The London I Love

One of my favourite views of Big Ben and the Houses of Parliament, from across the River Thames.
One of my favourite views of Big Ben and the Houses of Parliament, viewed from across the River Thames.
The Grenadier Pub - Sarah Hampson
Royalty among London pubs, “The Grenadier” in Belgrave Square dates back to 1720, and the lovely thing is you never know who you might bump into!

I have always loved London, from the moment I first went there as an adult. I had been there as a child, when I was 7, and we were enroute to Geneva, Switzerland, where my father was on a year’s course in business. We were taken to Harrods and to Buckingham Palace to watch the changing of the guards. That’s about it. But when I returned at 18 – this time on a visit from Smith College in Northampton Mass, where I was enrolled as a student in English Literature – I truly fell in love with England.

Whenever I am in London I always love to visit Holland Park, with its magnificent gardens and orangery.
Whenever I am in London I always love to visit Holland Park, with its magnificent gardens and orangery.
My husbands favourite spot in Hyde Park, are the Italian Gardens commissioned by Prince Albert for his great love Queen Victoria.
Our morning walk in Hyde Park always includes the Peter Pan bronze sculpture and the magnificent Italian Gardens, commissioned by Prince Albert for his great love Queen Victoria.

My parents were living in Holland Park in London at that time so when I had to go home on holidays from school, I flew there.
My parents have lived in London ever since, except for a short stint in Australia. After I finished Smith, I came to London
and worked in advertising and public relations for almost 2 1/2 years in High Holborn.

Part of my job was to work with editors on Fleet Street – when they still worked on Fleet Street. There were many boozy lunches – and an in intriguing look inside an old newsroom. I fell in love with that world a bit, too. But Visa trouble sent me back to Canada. Short of marrying someone so I could stay – there were some offers – I had to leave.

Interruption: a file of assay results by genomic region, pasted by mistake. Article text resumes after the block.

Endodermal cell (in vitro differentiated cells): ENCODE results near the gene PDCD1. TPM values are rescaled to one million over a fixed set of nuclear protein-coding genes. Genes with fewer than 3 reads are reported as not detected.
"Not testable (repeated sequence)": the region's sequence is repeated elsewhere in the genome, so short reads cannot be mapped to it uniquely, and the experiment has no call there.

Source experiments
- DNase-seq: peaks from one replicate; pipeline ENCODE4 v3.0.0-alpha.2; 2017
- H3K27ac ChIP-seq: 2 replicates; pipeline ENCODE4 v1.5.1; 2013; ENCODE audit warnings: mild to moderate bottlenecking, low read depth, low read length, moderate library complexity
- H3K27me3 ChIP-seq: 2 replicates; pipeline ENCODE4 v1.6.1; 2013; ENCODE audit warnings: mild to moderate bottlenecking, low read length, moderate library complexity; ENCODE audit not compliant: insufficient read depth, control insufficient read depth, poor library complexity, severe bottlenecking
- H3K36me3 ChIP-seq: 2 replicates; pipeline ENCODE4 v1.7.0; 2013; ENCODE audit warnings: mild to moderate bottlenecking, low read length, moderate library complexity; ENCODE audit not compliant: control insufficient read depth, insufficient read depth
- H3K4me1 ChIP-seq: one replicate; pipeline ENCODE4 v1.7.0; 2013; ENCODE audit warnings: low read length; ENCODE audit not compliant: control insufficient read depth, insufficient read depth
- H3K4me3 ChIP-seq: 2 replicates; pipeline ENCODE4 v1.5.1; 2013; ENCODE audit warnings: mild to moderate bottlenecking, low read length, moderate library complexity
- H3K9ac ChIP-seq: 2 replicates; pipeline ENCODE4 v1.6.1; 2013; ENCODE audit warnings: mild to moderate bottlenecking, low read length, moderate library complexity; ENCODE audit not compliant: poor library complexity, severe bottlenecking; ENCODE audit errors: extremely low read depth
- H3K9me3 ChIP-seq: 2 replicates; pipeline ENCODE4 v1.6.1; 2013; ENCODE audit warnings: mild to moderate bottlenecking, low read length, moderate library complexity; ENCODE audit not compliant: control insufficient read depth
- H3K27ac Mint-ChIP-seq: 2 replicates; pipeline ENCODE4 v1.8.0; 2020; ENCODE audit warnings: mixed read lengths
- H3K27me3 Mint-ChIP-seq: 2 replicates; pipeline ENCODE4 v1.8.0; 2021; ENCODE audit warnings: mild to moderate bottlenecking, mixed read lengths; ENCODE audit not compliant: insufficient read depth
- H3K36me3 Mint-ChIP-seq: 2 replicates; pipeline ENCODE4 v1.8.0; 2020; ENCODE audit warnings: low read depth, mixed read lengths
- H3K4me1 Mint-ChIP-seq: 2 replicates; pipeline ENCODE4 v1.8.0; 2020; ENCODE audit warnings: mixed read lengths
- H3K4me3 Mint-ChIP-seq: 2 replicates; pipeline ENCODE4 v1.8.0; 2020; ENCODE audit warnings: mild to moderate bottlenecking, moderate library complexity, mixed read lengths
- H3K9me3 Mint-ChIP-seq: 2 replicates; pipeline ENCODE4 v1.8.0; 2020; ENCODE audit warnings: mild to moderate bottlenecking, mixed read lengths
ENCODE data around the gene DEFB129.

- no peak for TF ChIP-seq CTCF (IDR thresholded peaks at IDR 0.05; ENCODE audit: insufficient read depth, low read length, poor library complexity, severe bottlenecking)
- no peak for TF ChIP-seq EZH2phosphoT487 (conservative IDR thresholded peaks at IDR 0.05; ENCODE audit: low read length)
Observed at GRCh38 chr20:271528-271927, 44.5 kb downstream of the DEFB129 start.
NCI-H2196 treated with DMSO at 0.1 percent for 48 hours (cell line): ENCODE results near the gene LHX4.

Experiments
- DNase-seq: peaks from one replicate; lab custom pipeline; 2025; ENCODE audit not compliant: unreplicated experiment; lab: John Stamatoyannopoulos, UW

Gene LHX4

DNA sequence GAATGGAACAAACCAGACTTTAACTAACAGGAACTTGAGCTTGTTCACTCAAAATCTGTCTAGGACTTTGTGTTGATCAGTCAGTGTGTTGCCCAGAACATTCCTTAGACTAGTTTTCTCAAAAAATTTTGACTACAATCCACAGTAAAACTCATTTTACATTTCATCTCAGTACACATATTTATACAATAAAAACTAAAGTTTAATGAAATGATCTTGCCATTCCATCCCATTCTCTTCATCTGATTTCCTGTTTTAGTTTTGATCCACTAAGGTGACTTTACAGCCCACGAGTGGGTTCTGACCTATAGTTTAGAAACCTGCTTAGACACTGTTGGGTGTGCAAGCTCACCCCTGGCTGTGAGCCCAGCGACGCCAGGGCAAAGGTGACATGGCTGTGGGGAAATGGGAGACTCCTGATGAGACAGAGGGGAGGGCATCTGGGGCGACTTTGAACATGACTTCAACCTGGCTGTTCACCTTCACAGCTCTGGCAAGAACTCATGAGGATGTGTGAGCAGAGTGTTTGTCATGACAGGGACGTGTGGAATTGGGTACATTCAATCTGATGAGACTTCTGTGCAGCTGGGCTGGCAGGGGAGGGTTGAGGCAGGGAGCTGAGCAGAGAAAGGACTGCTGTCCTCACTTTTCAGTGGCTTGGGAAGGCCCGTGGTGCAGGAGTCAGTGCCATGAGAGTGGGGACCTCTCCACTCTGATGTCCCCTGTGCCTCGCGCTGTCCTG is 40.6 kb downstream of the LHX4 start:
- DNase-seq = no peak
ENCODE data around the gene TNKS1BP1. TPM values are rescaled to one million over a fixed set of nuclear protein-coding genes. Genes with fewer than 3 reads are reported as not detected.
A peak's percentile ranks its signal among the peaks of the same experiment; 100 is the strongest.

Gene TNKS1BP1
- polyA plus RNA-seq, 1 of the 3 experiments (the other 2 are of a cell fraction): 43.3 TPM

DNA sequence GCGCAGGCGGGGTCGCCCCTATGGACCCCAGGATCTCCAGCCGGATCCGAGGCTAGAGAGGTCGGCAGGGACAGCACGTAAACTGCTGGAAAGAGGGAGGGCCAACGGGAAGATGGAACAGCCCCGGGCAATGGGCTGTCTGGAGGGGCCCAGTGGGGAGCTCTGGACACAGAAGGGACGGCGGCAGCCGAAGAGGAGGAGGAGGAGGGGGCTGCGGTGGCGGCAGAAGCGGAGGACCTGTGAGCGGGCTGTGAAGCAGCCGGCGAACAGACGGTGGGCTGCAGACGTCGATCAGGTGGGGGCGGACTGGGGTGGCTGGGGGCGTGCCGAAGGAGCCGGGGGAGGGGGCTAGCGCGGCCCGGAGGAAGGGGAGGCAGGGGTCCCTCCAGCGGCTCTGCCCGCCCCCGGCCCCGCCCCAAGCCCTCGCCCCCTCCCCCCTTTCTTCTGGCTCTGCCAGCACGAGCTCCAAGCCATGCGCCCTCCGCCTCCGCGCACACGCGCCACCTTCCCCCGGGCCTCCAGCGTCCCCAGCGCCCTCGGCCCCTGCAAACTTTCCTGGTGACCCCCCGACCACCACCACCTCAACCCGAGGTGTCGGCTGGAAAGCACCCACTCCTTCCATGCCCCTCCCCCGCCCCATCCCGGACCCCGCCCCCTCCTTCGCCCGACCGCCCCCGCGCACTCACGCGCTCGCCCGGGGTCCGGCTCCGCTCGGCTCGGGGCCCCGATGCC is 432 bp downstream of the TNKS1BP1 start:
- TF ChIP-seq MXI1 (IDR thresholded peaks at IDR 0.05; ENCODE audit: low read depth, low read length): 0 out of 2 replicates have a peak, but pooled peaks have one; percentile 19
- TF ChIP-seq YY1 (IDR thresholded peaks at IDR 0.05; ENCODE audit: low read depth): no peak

The moving "Blood Swept Lands, and Seas of Red" created by Paul Cummins and Tom Pyper, made up of 888,246 ceramic poppies and representative of the lives lost in WWI..
The moving art installation “Blood Swept Lands and Seas of Red” was created by Paul Cummins and Tom Pyper, and comprised of 888,246 ceramic poppies representative of the lives lost by Commonwealth countries in WWI.
Sarah Hampson - I was extremely honoured to be invited by the Tower of London to plant some of the ceramic poppies in memory of Canadian soldiers who lost their lives during the Great War.
I was extremely honoured to be invited by the Tower of London to plant some of the ceramic poppies in memory of Canadian soldiers who lost their lives during the Great War.

My husband, who is British, and I travel to England about twice a year – and for last two years, I have also done a short work
stint there for a few months for The Globe and Mail. I wrote about the poppies at Tower of London to commemorate the centenary
of World War 1. I volunteered as a ceramic poppy planter – a quite overwhelming job, to be down in moat with others, planting a ceramic flower, each one representing a fallen soldier. There were close to 1 million. Canada, alone, lost approximately 65,000 in that conflict. I wrote about it for The Globe and Mail, and was subsequently invited by the BBC to do a television interview about Canada’s feelings about WW1.

The view towards Kensington Place viewed through the famous Henry Moore sculpture "The Arch."
Looking towards Kensington Palace through “The Arch” of the famous sculpture by Henry Moore located on Long Water west of the Serpentine.

 

The beautiful gold leaf detail on the main gates of Kensington Palace.
The beautiful gold leaf detail on the main gates of Kensington Palace.

What I love most about London is the creativity, the ideas, the sense of cerebral activity that fall from the sky like rain.
There is always so much going on – in the theatres, art galleries, even the fashion stores are like dreamscapes. I could walk along London streets for hours, thinking about what came before, and who came before, strolling down those same streets. There is always a tension between the past and the present. One of my favourite things is to walk in Kensington Palace Garden and Hyde Park – not far from where members of my family live and also where we tend to rent when we stay for a length of time. The vista across the green, the statues, (Albert Memorial, Peter Pan) and the people.

Albert Memorial
Built by George Gilbert Scott, and commissioned by Queen Victoria, The Albert Memorial opened in 1872 in Kensington Gardens, Hyde Park. Recently restored the glittering gold leaf glistens even on cloudy days.

 

Obedience - Hyde Park, London, Sarah Hampson
His Masters Voice – its surprising but walking in Hyde Park can make you feel far from the madding crowds.

We once came across a gentlemen seated on a park bench in the early morning light with his obedient dog seated in front of
him, unleaded, waiting for his master to stir. It was such a perfect and serene scene in the heart of this wonderful city.

Leave a Reply

Your email address will not be published. Required fields are marked *